Since the end of the Civil War, only two members of Congress have ever been expelled. Rep. George Santos, a New York Republican, could become the third member of Congress in the last 160 years to be removed from the House.
The House is expected to vote on a potential expulsion of Santos soon, possibly this week.
Rep. Jim Traficant, D-Ohio, was the last member of the House to be expelled when he was removed in 2002 on bribery charges. He was later given a seven-year prison sentence.
While Santos defeated a similar motion a few weeks ago, this time may be different. A new 56-page report accuses Santos of everything from financial fraud to sexual misconduct. It says, “Rep. Santos sought to fraudulently exploit every aspect of his House candidacy for his own personal financial profit. He blatantly stole from his campaign.”
Traficant’s expulsion came after he was convicted. Santos has not been convicted but faces a 23-count federal indictment that accuses him of stealing the identities of those who donated to his campaign and embezzling money. Santos has pleaded not guilty.
Including Traficant, there have only been five members of the House ever expelled. Three of the expulsions were tied to supporting the Confederacy during the Civil War. The fourth expulsion came in 1980 when Rep. Michael Myers, D-Pennsylvania, was convicted of bribery.
There have been numerous instances of members stepping down in the face of a potential expulsion. One such example came in 2006 when Rep. Bob Ney, R-Ohio, stepped down prior to being sentenced to 30 months for corruption tied to the Jack Abramoff lobbying scandal.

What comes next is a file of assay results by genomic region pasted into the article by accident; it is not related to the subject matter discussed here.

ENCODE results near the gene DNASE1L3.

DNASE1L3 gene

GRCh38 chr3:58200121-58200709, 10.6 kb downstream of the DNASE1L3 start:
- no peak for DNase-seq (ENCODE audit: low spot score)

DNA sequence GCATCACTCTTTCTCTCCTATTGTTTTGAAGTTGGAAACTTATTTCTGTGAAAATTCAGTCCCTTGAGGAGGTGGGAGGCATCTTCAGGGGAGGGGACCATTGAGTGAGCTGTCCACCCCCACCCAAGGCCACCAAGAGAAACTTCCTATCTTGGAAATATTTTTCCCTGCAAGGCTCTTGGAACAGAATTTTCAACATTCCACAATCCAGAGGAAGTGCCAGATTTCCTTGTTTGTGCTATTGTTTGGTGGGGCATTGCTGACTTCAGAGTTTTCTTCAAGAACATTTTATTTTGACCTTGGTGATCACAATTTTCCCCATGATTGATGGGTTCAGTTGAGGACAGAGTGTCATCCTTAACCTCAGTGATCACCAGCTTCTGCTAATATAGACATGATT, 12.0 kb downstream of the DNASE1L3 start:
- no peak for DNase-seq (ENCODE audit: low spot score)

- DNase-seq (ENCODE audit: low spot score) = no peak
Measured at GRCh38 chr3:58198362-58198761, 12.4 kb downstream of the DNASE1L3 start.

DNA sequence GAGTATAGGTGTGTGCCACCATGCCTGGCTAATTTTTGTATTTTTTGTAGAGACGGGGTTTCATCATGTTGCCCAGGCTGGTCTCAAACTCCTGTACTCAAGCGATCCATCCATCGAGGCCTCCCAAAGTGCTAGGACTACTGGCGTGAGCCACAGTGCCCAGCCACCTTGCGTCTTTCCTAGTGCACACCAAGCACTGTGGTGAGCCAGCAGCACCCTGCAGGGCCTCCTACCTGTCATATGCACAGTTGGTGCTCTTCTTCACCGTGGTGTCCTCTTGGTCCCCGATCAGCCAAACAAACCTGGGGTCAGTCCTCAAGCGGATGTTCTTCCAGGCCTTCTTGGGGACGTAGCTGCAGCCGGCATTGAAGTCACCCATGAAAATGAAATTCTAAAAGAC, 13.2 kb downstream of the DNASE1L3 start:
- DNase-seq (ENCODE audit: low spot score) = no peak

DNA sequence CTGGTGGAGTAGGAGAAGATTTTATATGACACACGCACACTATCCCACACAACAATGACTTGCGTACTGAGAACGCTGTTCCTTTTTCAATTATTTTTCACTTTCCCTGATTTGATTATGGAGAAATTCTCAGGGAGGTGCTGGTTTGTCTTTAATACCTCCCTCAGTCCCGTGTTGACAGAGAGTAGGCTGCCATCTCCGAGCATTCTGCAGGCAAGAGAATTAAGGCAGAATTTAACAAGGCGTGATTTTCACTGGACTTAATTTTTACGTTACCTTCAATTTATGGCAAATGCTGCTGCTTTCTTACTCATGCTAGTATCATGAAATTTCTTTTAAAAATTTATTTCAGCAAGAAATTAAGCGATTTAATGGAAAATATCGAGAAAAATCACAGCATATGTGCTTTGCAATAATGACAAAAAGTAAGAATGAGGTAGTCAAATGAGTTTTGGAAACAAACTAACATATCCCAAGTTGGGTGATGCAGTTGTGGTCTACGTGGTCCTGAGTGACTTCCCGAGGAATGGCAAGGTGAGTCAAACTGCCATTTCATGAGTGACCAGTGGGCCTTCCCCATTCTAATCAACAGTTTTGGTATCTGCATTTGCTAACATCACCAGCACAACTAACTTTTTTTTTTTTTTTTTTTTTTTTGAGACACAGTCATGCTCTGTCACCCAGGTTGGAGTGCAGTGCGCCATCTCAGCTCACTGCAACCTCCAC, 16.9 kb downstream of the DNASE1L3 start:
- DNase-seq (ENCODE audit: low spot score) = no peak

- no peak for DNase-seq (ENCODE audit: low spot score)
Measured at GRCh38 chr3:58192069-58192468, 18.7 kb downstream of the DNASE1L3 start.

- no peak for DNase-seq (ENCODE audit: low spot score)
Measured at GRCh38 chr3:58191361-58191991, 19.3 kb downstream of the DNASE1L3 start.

The process for expulsion
Getting a member expelled is a relatively simple process that requires two-thirds of members to vote in favor of removing a member.
“Yeah, it’s pretty quick. You introduce a resolution, you have a debate, you have a vote, and if you have a two-thirds vote, then the member is removed. It can be as quick as that,” professor Matthew Green of the Catholic University of America said.
In recent days, a number of Democrats and Republicans who voted to keep Santos in office just a few weeks ago have changed their minds. Sources on Capitol Hill tell Scripps News momentum is growing among Republicans behind the scenes to remove him as well.
Ahead of the vote, Santos has said he will not seek reelection next year and he has fought against removal by highlighting the good things he has done for his district. Outside his office he has posted letters schoolchildren wrote him for his support for Israel.
“I feel confident I get to fight it and I’ll have my day in court,” Santos said.